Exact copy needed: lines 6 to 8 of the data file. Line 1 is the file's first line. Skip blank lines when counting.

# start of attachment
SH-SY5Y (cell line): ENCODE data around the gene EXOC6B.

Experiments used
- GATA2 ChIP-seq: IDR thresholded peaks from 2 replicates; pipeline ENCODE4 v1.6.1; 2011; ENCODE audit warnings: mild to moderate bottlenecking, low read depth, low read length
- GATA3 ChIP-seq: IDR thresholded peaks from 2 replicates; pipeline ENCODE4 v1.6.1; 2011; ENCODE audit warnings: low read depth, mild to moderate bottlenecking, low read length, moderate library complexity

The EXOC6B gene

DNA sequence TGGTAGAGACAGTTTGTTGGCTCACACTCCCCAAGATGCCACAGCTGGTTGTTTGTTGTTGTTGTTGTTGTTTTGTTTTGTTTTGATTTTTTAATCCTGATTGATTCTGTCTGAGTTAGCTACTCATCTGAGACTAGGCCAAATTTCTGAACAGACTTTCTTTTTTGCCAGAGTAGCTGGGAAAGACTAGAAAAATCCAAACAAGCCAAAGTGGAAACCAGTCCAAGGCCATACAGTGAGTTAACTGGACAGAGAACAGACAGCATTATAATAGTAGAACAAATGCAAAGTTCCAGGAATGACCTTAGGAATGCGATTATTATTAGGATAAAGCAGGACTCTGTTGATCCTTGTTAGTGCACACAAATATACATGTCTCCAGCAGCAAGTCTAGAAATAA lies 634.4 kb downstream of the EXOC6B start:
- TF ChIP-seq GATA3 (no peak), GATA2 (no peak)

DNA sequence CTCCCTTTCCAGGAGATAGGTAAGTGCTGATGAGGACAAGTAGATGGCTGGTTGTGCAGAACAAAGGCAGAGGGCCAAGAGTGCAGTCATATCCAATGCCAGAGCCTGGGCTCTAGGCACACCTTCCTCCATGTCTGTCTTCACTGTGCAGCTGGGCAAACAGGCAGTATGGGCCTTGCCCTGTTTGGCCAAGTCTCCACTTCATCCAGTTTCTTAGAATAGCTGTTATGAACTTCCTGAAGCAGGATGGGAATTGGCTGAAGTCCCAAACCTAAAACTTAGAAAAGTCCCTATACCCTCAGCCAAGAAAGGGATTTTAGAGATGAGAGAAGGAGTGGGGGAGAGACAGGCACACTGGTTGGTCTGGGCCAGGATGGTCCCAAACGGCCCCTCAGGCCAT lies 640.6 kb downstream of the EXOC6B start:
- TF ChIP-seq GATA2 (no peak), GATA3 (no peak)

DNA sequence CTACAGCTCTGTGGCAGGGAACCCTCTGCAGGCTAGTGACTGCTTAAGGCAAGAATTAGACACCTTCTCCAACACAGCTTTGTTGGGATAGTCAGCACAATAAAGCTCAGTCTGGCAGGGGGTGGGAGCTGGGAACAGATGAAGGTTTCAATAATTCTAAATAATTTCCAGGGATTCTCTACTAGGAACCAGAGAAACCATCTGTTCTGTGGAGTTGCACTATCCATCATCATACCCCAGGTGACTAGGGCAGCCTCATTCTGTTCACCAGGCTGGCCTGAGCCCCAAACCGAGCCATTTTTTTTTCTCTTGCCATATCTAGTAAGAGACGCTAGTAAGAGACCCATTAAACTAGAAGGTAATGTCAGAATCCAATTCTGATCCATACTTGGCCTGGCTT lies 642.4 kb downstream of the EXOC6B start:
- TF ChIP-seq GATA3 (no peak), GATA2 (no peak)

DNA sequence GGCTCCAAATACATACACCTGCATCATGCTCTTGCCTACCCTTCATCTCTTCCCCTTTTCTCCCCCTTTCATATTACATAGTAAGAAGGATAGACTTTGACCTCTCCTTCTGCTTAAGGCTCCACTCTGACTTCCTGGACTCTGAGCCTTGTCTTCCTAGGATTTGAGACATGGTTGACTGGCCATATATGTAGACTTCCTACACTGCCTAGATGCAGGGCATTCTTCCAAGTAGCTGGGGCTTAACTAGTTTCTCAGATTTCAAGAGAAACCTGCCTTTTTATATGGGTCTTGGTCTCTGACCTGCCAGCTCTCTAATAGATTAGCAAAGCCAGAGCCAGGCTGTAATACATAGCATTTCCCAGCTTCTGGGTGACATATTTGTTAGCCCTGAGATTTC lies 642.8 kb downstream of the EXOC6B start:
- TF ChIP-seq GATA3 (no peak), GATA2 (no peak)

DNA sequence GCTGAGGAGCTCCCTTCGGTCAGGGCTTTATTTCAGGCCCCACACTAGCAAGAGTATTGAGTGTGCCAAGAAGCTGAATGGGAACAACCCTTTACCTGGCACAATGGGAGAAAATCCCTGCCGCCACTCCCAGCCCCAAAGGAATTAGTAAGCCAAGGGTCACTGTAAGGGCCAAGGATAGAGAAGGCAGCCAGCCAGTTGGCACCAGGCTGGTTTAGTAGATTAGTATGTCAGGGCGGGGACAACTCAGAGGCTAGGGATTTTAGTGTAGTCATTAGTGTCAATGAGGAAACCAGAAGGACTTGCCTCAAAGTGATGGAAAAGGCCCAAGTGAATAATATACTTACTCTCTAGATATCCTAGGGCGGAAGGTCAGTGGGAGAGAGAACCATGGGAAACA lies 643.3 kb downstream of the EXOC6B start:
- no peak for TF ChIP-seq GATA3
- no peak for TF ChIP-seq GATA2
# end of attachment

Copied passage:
DNA sequence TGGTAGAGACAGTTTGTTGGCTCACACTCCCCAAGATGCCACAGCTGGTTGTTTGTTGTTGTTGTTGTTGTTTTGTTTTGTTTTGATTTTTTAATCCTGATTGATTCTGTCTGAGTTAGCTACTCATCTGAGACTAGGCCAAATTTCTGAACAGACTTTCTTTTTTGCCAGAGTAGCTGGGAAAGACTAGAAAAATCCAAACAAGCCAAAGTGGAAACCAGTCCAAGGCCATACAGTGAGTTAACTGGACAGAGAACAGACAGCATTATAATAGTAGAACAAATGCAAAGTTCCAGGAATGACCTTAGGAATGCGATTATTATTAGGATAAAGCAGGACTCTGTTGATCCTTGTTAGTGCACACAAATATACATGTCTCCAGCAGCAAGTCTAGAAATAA lies 634.4 kb downstream of the EXOC6B start:
- TF ChIP-seq GATA3 (no peak), GATA2 (no peak)

DNA sequence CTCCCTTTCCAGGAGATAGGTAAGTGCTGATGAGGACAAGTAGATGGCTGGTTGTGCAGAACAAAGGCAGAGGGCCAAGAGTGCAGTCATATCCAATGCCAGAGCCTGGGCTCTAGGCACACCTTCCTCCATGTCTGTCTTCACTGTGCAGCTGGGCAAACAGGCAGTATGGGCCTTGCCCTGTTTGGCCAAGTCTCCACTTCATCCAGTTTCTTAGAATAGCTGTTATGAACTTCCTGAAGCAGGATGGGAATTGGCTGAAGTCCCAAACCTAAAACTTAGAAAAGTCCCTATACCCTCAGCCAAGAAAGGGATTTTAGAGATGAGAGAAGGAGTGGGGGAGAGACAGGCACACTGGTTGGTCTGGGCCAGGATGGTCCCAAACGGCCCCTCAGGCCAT lies 640.6 kb downstream of the EXOC6B start: